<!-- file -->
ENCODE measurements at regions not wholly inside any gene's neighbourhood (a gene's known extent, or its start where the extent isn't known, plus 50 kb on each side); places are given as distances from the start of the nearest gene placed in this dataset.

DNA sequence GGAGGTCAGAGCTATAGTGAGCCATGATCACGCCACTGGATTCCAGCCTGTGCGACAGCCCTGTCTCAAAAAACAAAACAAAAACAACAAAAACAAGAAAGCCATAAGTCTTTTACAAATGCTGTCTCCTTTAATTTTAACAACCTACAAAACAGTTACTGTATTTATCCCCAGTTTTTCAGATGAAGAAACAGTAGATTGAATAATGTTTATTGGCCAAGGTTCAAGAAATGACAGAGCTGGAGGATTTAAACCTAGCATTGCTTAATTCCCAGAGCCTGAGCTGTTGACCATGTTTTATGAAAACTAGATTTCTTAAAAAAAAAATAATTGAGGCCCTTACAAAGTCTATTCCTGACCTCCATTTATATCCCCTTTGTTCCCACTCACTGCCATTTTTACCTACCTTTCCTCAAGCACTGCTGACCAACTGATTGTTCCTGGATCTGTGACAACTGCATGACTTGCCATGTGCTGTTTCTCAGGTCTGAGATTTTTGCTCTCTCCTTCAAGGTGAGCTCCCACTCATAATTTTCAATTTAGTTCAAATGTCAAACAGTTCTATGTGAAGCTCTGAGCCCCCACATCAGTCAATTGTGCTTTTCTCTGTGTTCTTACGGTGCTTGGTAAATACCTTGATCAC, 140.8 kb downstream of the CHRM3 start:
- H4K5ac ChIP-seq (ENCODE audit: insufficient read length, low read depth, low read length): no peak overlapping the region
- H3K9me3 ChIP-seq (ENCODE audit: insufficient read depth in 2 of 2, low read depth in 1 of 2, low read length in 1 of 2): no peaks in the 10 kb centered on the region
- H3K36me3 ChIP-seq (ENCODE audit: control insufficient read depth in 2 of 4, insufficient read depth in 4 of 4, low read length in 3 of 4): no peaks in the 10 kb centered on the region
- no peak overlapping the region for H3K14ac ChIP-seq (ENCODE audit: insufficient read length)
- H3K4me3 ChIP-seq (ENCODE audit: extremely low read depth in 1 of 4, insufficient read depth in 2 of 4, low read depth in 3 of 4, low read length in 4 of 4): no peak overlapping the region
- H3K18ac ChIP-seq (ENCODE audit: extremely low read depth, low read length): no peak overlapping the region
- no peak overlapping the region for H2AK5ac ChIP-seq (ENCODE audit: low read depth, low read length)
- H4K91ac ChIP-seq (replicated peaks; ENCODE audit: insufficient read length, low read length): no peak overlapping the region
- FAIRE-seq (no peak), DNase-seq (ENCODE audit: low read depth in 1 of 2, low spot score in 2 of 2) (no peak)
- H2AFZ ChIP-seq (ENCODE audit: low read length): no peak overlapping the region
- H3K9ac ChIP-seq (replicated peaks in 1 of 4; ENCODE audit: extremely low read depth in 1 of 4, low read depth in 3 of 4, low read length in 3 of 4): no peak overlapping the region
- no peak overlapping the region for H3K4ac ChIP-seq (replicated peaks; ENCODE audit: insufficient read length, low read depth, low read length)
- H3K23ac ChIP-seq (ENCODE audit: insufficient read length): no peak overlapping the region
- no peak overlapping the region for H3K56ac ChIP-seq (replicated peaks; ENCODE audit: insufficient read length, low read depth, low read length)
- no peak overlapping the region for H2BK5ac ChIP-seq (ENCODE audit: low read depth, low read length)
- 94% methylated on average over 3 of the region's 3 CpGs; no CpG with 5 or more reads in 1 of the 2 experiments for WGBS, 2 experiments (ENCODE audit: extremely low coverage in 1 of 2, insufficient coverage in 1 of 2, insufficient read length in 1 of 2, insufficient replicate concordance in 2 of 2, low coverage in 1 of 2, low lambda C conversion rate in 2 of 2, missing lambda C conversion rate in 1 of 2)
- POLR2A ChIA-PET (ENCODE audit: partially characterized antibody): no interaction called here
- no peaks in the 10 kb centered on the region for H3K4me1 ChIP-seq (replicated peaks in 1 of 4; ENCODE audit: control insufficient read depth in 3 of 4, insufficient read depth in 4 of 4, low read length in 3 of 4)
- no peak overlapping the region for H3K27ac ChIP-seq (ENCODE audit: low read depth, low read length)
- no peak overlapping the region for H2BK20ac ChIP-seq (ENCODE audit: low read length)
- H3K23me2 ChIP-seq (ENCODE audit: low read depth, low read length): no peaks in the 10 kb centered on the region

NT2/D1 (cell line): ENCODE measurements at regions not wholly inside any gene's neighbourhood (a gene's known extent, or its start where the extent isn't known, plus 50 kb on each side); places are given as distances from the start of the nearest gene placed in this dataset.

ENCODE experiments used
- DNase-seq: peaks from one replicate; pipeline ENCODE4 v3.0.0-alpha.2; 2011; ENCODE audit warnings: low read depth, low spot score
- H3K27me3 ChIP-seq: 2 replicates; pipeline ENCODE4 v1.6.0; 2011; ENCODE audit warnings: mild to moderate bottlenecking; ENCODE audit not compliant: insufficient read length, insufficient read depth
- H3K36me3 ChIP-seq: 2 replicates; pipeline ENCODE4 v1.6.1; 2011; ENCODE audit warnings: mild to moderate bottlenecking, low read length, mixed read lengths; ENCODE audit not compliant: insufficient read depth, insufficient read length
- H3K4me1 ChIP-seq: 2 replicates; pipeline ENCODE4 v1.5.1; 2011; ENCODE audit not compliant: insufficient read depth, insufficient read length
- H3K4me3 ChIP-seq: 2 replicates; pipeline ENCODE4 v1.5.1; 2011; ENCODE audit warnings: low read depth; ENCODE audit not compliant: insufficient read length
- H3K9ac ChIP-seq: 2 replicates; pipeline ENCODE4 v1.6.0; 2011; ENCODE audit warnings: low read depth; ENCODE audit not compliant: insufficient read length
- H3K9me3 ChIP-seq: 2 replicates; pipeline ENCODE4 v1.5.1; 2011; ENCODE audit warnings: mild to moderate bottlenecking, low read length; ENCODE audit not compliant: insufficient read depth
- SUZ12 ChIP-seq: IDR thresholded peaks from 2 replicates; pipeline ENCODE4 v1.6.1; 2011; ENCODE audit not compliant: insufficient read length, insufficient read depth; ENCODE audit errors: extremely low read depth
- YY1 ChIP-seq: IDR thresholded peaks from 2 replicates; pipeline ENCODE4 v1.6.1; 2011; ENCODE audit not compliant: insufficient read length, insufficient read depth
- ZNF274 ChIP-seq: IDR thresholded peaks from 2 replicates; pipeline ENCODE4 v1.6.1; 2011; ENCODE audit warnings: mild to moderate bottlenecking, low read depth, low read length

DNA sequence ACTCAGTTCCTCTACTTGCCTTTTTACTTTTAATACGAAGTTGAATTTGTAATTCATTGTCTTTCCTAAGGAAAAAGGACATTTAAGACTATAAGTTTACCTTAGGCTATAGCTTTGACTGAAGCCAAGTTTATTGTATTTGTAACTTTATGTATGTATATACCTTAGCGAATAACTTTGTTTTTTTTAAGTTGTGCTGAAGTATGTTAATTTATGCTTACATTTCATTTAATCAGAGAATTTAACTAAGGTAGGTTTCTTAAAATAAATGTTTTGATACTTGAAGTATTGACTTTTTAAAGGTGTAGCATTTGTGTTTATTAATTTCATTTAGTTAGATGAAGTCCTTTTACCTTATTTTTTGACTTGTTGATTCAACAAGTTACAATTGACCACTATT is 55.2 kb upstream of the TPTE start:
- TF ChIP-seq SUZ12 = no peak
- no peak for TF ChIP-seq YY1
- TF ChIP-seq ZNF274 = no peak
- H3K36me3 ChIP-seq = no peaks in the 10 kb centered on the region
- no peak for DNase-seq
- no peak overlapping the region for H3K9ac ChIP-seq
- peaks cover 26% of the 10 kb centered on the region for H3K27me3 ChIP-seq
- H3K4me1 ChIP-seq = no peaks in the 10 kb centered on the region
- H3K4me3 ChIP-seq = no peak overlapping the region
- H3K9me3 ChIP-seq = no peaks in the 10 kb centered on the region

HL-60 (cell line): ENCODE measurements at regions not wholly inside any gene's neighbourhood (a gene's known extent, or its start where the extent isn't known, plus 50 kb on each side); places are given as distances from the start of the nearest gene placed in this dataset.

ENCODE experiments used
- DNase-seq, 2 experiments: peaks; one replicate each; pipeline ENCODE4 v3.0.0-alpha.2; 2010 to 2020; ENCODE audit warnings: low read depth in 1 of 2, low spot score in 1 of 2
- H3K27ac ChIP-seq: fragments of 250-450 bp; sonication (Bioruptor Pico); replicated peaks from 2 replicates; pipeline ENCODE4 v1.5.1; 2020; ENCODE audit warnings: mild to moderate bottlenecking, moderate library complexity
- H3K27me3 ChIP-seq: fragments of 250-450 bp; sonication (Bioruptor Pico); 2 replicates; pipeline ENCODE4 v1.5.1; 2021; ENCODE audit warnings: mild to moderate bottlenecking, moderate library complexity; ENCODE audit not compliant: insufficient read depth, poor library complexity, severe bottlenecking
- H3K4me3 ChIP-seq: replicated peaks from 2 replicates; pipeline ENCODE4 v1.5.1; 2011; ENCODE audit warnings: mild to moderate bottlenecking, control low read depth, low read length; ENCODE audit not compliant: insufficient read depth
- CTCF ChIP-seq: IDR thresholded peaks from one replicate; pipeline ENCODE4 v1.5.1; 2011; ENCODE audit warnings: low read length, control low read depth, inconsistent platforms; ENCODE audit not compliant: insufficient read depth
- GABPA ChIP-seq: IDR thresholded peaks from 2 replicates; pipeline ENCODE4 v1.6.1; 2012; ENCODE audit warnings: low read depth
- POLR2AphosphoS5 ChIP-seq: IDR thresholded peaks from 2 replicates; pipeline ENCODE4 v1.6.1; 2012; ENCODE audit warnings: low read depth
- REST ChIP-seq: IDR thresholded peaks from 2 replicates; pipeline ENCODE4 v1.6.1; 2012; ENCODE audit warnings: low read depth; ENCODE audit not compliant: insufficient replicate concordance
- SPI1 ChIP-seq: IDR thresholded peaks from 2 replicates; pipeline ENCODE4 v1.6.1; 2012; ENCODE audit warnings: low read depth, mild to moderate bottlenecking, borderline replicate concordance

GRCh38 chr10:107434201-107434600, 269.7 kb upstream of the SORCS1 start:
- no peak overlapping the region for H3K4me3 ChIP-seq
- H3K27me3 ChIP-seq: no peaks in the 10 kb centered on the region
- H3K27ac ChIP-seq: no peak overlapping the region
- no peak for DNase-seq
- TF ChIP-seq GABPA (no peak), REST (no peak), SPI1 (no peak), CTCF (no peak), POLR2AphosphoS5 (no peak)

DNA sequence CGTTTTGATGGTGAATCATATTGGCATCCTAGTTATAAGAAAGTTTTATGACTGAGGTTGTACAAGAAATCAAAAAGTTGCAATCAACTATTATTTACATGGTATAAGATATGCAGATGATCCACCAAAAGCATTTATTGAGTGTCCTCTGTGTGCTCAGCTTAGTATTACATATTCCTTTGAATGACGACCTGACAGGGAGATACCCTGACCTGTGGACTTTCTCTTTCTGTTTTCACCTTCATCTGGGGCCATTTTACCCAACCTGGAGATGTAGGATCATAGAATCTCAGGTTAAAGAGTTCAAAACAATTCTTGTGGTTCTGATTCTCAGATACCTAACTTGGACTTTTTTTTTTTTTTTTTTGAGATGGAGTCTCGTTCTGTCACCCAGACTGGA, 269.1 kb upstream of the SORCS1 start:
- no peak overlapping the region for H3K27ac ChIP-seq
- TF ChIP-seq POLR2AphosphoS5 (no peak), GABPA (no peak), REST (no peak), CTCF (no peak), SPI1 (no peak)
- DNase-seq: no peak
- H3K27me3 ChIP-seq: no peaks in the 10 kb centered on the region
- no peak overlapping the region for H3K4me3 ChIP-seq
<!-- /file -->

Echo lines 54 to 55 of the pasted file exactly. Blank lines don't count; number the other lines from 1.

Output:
- GABPA ChIP-seq: IDR thresholded peaks from 2 replicates; pipeline ENCODE4 v1.6.1; 2012; ENCODE audit warnings: low read depth
- POLR2AphosphoS5 ChIP-seq: IDR thresholded peaks from 2 replicates; pipeline ENCODE4 v1.6.1; 2012; ENCODE audit warnings: low read depth